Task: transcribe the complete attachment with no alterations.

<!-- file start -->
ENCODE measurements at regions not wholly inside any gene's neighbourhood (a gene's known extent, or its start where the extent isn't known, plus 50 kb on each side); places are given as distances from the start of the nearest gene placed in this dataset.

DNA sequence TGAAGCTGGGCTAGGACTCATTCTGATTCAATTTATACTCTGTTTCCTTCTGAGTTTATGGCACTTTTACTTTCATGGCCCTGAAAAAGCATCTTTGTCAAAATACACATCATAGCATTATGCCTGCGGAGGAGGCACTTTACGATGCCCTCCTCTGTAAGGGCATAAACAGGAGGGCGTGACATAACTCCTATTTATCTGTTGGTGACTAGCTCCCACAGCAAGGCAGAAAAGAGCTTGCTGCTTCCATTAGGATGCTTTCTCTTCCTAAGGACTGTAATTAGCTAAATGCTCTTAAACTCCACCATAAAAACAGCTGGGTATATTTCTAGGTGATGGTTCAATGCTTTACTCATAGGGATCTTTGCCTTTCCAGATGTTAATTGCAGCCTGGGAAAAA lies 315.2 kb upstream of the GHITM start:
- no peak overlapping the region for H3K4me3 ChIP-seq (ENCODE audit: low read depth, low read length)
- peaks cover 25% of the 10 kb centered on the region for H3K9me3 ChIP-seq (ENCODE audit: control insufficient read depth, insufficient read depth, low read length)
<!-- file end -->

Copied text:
ENCODE measurements at regions not wholly inside any gene's neighbourhood (a gene's known extent, or its start where the extent isn't known, plus 50 kb on each side); places are given as distances from the start of the nearest gene placed in this dataset.

DNA sequence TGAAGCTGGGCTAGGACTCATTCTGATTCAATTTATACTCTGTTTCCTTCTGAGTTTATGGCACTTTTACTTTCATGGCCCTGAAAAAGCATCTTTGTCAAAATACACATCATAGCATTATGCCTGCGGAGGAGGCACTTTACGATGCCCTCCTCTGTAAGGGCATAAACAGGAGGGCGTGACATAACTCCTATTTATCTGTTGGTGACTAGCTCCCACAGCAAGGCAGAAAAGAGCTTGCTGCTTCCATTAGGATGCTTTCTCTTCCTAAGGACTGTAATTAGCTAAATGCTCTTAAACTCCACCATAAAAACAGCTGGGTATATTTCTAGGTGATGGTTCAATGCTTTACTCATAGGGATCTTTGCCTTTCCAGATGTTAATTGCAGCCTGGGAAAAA lies 315.2 kb upstream of the GHITM start:
- no peak overlapping the region for H3K4me3 ChIP-seq (ENCODE audit: low read depth, low read length)
- peaks cover 25% of the 10 kb centered on the region for H3K9me3 ChIP-seq (ENCODE audit: control insufficient read depth, insufficient read depth, low read length)